for National Geographic News
Birdwatchers know that male loons have characteristic calls that remain relatively stable from year to year.
But a new study has found that when a male loon (see photo) changes territories to find a new mate, he changes his call, too. Why this happens is a mystery.
Charles Walcott, a biologist at Cornell University in Ithaca, New York, lead the research, which focused on loons in a Michigan wildlife refuge.
Walcott explains that the male's callor yodelis highly significant for other males, and scientists have decoded only part of it.
"The yodel is an important signal from one male to another," Walcott said. "We know that the yodel codes for the size of the loonthe bigger the loon, the lower [pitched] the yodel.
"As the loon loses weight over the years, the pitch changes and goes up. The loon is effectively advertising how susceptible he may be to a takeover."
But through careful observation and recordings, Walcott has found that much more radical changes in the loon's call occur when the bird changes territories, moving to a new lake or a different part of his home lake.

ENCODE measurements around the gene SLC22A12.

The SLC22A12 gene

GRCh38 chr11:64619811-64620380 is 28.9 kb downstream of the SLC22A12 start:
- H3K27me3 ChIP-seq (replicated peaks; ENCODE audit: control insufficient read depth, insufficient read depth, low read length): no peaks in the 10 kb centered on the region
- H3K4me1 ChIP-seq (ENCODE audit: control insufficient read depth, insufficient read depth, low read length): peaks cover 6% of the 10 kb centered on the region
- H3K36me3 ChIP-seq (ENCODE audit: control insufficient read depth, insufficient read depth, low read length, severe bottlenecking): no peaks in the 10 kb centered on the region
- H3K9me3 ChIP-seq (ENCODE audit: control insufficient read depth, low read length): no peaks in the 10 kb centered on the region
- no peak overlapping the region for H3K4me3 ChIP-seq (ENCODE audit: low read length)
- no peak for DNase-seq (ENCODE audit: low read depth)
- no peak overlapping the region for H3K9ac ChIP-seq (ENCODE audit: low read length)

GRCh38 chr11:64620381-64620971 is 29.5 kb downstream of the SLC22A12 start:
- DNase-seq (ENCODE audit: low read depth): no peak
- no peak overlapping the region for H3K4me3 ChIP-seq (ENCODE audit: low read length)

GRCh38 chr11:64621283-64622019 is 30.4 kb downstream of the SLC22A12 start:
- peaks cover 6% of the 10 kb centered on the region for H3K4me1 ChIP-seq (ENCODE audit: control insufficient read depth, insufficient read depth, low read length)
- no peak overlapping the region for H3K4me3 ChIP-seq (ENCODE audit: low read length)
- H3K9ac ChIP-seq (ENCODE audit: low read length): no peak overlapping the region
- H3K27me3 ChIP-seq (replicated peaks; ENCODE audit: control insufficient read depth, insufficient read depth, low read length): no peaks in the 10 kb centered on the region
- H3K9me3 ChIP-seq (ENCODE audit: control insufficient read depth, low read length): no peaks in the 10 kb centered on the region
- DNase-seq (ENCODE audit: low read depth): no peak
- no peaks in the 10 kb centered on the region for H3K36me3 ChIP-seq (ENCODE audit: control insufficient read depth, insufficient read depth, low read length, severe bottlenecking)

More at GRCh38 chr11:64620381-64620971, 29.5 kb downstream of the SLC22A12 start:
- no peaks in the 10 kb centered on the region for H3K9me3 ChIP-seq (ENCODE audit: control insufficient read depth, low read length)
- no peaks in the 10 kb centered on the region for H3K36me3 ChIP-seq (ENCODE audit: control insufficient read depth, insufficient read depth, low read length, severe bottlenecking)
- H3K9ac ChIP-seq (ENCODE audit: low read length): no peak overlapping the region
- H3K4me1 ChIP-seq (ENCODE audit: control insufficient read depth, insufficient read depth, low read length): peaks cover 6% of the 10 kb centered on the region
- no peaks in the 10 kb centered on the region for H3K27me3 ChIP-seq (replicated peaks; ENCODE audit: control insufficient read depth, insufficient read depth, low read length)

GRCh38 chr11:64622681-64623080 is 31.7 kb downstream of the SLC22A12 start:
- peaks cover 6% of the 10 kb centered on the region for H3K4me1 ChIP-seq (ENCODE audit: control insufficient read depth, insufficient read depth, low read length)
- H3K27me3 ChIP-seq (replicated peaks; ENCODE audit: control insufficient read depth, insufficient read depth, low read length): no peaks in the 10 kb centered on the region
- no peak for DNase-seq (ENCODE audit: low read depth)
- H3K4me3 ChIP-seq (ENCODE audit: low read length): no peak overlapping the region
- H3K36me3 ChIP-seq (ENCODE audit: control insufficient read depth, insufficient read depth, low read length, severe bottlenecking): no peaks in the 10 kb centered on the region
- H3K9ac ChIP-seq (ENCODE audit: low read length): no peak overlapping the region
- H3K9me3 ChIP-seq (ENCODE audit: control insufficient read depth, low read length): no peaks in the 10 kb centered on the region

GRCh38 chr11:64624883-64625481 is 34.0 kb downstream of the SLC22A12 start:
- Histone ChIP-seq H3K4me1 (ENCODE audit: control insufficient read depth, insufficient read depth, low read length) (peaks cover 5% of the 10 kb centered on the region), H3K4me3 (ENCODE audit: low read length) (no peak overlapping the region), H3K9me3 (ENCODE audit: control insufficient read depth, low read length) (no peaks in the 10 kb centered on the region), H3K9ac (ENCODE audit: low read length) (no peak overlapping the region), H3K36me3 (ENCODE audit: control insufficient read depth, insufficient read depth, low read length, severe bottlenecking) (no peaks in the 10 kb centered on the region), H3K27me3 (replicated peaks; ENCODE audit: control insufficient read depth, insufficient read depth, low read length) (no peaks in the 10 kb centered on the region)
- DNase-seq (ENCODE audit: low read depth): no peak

The study appears in the March issue of Animal Behaviour.
Hear the Difference
Walcott and his team recorded the yodels of loons on 21 artificial lakes at the Seney National Wildlife Refuge near Seney, Michigan.
The researchers recorded the calls of individual loons in one territory, and then rerecorded the same birds in the new territory to see how their calls changed.
Walcott and his colleagues succeeded in recording calls for 13 male loons before and after they moved. In 12 of the 13 cases, the loon's call changed when he took over a new territory.
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